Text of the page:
As a youngster, David D’Auria played for the renowned North End Juniors in the Mayhill area of Swansea, alongside current Sunderland manager Chris Coleman.
Like ‘Cookie’, D’Auria went on to sign a professional contract with his hometown club at the start of a career that would also see him turn out for the likes of Scarborough, Scunthorpe United, Hull City and Chesterfield.
D’Auria scored 37 goals in 283 appearances in the Football League, six of which came in 45 games for the Swans.
“I originally joined Swansea back in 1986, training with the club at the old Morfa Stadium on a Thursday night,” recalls the former midfielder.
“A lot of ex-professionals will say some of their best days in football were their apprentice years and that was certainly the case for me.
“You were getting to play football with your mates and have a laugh – it was great.”
D’Auria’s debut for the Swans came as a substitute in a 2-1 defeat to Newport County at Vetch Field in October 1987, but there is one match in particular that stands out in his memory.
“The most memorable match I ever started for Swansea was probably away to Panathinaikos in the 1989-90 European Cup Winners’ Cup,” he reflects.
“Ian Evans had taken over from Terry Yorath as manager earlier that year and I’d obviously done enough in the league matches I’d played in at the start of that season to start in such a big game.
“The atmosphere that night blew me away. There were something like 53,000 supporters in the Olympic Stadium in Athens, which is the biggest gate I ever played in front of during my career.
“I remember getting goosebumps on the back of my neck walking out onto the pitch.
“They scored in the opening few minutes if my memory serves me right, but we played well and Paul Raynor and John Salako scored for us in a 3-2 defeat that meant the tie was still well and truly alive ahead of the second leg at the Vetch.”
D’Auria also has vivid memories of the return fixture, in which he came on as a substitute in a 3-3 draw.
“Andy Meville scored twice that night with Robbie James getting our other goal,” he continues.
“The Vetch was packed and it was a fantastic atmosphere for that one, too, as we came so close to causing a big upset.”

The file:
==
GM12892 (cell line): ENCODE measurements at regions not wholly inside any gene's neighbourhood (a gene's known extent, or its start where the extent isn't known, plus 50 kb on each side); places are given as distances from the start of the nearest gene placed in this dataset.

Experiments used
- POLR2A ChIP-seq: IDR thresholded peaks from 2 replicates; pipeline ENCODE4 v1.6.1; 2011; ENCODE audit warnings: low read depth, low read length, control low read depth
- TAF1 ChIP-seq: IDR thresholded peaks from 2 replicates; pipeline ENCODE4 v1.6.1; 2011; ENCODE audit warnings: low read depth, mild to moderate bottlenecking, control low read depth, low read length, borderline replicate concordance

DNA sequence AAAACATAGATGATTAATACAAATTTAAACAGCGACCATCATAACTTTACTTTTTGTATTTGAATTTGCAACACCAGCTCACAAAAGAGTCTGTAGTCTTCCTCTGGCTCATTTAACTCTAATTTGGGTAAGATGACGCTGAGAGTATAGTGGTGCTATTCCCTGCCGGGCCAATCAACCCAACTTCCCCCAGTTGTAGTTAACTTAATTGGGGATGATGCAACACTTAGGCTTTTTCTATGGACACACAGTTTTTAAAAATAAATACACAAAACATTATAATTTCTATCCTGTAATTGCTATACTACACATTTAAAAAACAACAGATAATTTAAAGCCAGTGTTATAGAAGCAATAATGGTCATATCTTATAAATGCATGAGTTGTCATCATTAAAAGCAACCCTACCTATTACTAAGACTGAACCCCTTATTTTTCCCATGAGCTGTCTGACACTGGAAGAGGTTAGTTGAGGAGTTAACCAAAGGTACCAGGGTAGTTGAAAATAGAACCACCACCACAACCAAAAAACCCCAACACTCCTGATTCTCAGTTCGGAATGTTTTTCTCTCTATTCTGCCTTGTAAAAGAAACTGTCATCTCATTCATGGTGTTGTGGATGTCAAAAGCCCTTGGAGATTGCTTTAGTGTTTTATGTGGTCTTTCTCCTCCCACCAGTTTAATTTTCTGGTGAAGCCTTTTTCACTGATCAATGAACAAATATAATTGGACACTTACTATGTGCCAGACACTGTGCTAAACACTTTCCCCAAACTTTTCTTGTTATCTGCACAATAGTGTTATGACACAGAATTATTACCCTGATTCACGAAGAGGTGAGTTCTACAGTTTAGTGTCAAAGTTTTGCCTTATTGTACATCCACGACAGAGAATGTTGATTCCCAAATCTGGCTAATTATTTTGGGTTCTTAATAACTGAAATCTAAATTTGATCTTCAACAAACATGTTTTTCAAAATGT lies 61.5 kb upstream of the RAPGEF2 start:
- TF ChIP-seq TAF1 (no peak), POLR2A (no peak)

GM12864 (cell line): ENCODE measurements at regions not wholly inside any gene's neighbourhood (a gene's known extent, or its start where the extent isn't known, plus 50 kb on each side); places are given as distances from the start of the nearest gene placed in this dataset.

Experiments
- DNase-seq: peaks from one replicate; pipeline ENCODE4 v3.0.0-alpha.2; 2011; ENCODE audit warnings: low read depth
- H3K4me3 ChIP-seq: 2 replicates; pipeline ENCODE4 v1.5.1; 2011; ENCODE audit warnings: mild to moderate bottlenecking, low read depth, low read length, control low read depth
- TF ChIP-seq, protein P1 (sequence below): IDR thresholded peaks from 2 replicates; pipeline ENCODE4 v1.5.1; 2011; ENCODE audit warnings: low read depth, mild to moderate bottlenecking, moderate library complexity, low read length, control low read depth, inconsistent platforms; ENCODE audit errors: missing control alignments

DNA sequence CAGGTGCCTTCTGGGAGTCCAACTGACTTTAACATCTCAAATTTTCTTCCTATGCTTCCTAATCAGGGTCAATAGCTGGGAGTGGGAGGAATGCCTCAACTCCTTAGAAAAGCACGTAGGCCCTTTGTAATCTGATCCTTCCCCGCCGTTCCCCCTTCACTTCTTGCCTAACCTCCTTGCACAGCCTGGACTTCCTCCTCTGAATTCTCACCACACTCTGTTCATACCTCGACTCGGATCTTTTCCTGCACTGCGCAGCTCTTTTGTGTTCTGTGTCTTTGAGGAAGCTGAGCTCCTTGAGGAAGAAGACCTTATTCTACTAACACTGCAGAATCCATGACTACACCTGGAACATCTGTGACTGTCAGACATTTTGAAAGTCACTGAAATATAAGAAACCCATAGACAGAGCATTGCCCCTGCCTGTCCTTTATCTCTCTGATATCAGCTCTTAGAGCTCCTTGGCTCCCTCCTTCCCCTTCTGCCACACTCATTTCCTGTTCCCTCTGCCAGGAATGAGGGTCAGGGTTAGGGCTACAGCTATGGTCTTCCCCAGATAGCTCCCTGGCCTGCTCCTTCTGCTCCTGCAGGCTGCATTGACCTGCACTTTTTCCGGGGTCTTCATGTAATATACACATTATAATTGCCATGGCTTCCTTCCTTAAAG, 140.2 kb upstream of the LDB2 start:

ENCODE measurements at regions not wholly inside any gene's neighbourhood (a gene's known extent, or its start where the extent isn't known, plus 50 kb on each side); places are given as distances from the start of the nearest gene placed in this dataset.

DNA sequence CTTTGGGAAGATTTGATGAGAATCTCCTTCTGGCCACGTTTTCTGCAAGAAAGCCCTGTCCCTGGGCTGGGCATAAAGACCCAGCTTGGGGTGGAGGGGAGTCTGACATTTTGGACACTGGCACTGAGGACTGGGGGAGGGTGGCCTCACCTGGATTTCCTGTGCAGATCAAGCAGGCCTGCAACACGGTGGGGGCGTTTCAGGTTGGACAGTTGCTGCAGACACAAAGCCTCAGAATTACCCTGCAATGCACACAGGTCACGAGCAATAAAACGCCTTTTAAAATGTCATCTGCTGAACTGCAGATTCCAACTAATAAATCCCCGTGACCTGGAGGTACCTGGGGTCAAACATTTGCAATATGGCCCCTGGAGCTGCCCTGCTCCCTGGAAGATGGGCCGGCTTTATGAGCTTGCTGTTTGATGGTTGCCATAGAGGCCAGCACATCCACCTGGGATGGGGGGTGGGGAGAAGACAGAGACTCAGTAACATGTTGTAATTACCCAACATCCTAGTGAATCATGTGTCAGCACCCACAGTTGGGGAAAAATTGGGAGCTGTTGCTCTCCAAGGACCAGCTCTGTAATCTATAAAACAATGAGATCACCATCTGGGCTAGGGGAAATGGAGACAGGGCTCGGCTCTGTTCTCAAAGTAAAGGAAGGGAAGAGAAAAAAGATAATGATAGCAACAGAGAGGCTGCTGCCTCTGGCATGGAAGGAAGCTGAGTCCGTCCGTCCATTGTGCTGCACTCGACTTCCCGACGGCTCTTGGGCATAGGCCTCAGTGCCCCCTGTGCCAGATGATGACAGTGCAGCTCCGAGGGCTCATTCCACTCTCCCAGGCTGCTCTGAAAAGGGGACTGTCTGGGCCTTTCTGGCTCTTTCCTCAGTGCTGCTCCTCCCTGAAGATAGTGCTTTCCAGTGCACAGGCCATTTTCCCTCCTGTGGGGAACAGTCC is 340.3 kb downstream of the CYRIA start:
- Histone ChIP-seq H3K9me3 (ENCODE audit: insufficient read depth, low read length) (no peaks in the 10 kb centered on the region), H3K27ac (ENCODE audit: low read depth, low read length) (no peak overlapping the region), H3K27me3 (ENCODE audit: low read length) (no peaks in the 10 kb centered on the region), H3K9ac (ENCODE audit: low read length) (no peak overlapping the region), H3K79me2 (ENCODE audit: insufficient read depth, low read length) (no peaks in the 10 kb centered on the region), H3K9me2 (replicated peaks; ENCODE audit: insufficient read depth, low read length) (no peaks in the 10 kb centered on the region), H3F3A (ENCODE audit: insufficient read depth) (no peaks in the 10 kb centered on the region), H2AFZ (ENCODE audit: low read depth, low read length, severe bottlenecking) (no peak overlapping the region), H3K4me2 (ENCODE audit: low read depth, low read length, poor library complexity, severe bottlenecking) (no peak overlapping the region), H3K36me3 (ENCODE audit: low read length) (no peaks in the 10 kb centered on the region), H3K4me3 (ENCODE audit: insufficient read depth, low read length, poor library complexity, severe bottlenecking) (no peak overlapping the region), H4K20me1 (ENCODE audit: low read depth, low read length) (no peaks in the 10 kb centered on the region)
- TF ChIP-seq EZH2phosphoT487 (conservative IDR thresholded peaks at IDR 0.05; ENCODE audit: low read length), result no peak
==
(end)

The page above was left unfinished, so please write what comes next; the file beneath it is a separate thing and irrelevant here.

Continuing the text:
After being released by the Swans in 1991, D’Auria moved to Merthyr Tydfil and then Barry Town, with whom he won five trophies and was a prolific goalscorer from midfield.
“When I was at Barry, I scored in our 2-1 win over Cardiff City in the 1994 Welsh Cup final,” he recalls. “That put me in the shop window so to speak with regards to playing in the Football League again.
“I played in that Barry team with plenty of ex-Swans and one of them, David Hough, scored our winner. Alan Curtis was also playing for us.”
Towards the end of his professional career with Hull City and Chesterfield, D’Auria studied a five-year evening course in plumbing and gas heating that led to his future career as a gas engineer.
“I started working as a gas engineer when I moved back to the Swansea area in 2002,” he says.
“I’ve worked for a variety of companies over the last 15 years and I currently work for SSE SWALEC, with my main role seeing me carry out boiler breakdown maintenance.
“My qualification, which I obtained during my playing days, has stood me in good stead as it gave me something to fall back on after football.”
D’Auria has remained involved in the game since returning to Swansea, playing for the likes of Llanelli, Skewen and Neath, before becoming a coach at Gorseinon-based club Garden Village.
He took over as the Canaries’ manager this season and has overseen a decent campaign.
“We were joint-top of the league at the start of the year, which is good considering my remit this season was to keep the club in the division really,” he smiles.
“It’s my first job as a manager, having previously done some coaching, so it’s a big learning curve for me. It’s something I’m really enjoying.”